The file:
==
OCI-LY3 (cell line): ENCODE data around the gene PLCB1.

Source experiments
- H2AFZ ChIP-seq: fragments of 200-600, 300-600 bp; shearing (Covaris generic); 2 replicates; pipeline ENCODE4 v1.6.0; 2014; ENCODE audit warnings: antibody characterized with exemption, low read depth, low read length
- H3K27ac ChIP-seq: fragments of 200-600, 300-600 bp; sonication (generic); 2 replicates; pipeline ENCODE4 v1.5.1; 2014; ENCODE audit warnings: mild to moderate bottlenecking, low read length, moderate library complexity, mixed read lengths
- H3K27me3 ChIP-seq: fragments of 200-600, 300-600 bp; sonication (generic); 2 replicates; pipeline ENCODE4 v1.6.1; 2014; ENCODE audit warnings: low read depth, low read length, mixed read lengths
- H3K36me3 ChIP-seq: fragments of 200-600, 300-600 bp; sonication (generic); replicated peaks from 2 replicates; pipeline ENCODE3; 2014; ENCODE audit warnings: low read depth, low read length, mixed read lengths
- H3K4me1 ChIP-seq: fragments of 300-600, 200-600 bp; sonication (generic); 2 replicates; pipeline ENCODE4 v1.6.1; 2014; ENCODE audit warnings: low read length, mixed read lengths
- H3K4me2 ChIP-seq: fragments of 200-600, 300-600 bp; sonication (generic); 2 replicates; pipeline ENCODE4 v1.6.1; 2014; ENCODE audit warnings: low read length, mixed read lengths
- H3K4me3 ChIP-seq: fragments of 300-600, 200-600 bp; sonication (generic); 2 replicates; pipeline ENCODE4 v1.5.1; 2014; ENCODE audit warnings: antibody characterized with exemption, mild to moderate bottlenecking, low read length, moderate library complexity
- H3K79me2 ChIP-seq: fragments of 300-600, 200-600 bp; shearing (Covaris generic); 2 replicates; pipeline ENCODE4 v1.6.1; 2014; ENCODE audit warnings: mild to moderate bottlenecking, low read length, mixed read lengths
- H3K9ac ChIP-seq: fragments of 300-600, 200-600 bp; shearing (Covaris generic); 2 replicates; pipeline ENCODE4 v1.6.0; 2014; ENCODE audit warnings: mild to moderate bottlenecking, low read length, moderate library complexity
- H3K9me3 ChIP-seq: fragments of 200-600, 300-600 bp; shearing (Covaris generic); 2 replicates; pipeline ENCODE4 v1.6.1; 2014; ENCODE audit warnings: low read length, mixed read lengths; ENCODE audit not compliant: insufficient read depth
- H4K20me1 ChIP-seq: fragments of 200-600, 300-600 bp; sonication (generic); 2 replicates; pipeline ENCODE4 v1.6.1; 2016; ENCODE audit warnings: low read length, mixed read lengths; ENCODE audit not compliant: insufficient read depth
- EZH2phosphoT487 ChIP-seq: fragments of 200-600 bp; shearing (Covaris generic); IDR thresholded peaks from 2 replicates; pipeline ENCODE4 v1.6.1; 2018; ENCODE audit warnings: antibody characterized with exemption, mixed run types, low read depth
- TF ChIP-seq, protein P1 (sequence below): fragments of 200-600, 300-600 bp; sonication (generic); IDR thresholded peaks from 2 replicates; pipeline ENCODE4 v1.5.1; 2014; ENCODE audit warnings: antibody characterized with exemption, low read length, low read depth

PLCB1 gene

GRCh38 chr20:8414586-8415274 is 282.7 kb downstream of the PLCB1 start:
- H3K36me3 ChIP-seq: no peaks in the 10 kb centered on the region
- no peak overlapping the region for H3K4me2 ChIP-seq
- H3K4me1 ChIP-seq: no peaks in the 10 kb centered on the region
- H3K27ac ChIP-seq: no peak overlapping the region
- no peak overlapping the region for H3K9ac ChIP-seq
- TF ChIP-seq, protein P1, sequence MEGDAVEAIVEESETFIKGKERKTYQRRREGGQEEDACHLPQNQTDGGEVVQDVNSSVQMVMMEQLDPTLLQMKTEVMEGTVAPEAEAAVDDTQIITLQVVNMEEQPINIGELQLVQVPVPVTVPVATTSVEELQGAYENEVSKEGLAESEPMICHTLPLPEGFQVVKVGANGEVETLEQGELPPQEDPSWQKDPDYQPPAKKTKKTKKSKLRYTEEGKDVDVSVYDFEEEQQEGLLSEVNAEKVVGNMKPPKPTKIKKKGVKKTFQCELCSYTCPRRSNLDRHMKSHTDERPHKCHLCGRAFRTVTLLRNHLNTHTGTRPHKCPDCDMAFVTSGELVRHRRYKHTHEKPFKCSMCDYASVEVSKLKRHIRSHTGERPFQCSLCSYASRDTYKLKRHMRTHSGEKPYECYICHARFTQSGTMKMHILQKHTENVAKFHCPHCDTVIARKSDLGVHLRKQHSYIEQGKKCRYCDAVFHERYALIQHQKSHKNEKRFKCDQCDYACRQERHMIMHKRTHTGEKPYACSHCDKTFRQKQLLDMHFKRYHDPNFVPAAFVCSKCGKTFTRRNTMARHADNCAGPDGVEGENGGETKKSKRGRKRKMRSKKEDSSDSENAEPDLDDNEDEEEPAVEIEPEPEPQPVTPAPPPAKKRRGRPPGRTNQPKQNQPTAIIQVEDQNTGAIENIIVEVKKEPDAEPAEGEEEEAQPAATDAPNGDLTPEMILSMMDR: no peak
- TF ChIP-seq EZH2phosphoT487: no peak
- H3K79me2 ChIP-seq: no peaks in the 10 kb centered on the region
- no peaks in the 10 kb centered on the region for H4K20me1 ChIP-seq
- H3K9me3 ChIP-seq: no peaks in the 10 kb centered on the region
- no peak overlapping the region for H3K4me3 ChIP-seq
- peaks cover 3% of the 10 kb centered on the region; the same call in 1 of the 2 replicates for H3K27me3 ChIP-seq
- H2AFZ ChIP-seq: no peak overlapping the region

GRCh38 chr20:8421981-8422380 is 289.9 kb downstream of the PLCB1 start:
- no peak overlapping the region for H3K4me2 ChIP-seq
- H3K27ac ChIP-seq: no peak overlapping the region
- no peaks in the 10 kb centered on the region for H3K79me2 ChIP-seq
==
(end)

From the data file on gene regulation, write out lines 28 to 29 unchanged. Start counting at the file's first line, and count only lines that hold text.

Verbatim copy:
- no peak overlapping the region for H3K4me3 ChIP-seq
- peaks cover 3% of the 10 kb centered on the region; the same call in 1 of the 2 replicates for H3K27me3 ChIP-seq